Heidi from NSW has used both IMs and public homebirth and found herself quite stressed at one point during her pregnancy with an IM that she would end up birthing in hospital anyway, as the only reason she chose to hire an IM was due to wanting another homebirth. The IM fee was a significant cost for her family. She did not have this concern during her publicly funded homebirth because at that point she did not realise how much better birthing at home was!

But birth centres and public homebirth programs are very strictly managed. They are only available to women who are deemed to be low risk and are generally only available in metropolitan areas. And they are only able to take limited numbers of women each month. Given the exclusion criteria I am generally more surprised when I hear of a woman actually giving birth at home or in the birth centre than I am to hear they have been transferred out. Women can be “risked out” of the program at ANY point and left to find alternative care or simply referred to the general hospital birth suite.



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Image courtesy of Wikimedia Commons


Tenielle from Victoria was excluded from the family birth centre on the basis of previously having had a stillbirth. While she felt that the midwives, who would have been the ones attending her birth, were supportive, the decision was made by the director. The decision was not based on her current health or circumstances and the fact that personal one-to-one care would have been extremely beneficial for her was completely overlooked. Tenielle was forced to choose a hospital to birth in and was treated very poorly – promises were broken and she was left deeply traumatised by her experience. She found this particularly hard to take after being treated well and having a positive birth experience for the stillbirth of her son. “If the birth centre had accepted me, I wouldn’t have ended up with a livebirth that was more traumatising than my stillbirth”.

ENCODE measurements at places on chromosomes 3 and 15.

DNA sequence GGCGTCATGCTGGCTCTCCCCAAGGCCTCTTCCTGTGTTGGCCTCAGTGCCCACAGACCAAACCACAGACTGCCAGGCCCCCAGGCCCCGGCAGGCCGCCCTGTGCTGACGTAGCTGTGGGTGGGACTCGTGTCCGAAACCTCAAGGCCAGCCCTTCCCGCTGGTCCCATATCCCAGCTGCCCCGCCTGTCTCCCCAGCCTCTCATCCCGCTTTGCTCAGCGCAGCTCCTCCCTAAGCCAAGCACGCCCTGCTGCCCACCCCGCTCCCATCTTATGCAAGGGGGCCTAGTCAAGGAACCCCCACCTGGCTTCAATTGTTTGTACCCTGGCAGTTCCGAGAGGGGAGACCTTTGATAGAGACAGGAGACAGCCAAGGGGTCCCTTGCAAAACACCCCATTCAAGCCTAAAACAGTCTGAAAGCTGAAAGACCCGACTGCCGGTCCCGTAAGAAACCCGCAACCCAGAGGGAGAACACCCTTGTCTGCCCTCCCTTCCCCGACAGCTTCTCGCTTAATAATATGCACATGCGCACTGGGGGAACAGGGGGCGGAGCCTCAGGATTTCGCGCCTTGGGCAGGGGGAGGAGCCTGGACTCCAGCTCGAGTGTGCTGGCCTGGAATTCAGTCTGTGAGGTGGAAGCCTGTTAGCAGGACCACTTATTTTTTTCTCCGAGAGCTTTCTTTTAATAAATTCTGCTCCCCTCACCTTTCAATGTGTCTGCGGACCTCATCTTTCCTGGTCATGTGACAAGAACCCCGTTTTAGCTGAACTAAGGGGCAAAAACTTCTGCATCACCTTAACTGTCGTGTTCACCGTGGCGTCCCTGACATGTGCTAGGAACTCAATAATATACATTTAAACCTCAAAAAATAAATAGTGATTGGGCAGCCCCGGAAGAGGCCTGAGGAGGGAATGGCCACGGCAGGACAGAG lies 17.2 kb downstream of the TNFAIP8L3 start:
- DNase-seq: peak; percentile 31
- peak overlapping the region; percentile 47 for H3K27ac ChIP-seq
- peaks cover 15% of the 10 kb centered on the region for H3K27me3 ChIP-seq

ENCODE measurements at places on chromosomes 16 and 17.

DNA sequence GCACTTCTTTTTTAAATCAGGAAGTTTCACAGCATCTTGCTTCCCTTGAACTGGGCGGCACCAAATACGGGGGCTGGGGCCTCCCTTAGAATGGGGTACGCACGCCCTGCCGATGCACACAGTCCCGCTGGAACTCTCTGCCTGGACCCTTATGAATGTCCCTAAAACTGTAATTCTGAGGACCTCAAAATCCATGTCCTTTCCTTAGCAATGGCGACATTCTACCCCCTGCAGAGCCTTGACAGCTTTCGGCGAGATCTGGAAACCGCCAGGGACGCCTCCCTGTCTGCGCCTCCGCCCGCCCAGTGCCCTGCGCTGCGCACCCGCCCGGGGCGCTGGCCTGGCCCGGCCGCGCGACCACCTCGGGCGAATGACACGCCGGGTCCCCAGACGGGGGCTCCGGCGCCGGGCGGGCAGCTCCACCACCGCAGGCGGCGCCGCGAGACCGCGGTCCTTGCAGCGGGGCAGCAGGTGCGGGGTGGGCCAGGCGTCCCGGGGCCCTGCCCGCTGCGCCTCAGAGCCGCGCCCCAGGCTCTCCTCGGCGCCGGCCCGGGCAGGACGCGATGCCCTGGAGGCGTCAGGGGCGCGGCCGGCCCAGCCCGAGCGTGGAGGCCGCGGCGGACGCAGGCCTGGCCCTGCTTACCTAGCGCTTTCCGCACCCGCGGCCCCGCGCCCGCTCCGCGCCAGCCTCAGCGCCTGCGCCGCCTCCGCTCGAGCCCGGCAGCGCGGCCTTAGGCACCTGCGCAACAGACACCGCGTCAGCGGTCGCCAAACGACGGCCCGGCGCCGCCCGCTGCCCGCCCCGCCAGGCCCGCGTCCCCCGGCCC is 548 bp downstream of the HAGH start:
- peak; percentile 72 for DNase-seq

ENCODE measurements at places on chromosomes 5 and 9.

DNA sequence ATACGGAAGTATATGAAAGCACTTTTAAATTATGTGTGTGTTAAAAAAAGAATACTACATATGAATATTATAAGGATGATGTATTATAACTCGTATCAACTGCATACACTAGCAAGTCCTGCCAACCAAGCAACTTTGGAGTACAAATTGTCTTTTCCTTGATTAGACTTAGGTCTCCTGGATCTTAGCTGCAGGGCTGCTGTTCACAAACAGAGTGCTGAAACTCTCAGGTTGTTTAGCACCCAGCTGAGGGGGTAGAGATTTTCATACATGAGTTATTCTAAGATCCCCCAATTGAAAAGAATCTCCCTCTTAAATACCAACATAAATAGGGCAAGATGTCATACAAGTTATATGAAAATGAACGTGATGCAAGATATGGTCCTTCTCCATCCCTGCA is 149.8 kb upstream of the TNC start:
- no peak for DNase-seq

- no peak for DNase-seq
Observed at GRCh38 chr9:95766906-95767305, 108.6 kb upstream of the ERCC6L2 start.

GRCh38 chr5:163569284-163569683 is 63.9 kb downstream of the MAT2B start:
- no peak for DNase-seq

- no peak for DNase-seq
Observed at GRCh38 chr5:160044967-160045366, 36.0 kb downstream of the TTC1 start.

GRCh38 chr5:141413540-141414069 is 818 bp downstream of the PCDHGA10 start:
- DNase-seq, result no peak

Many women find themselves risked out of the program halfway through their pregnancy with few options left available to them.

Anna from Qld birthed her third baby in a birth centre and her experience was so positive she signed up straight away to birth number 4 there as well. However after a borderline result from the GCT at 26weeks her care was transferred to general birth suite. She was forced to see whoever was on duty and as such was given “5 different stories on how my labour and after birth care was going to happen…I ended up such a mess about it that my husband and I decided to switch to a private OB at 32 weeks”. Anna has signed up for a publicly funded homebirth program for her next birth but is second guessing her decision due to the strong emotional stress and worry of being abandoned again during her pregnancy.

Kerrin from SA was dropped from a homebirth program at 6 months pregnant due to her BMI being outside their policy guidelines. The OB “refused to budge. So I sacked them, hired an Independent Midwife and had a beautiful, easy, powerful, wonderful homebirth”.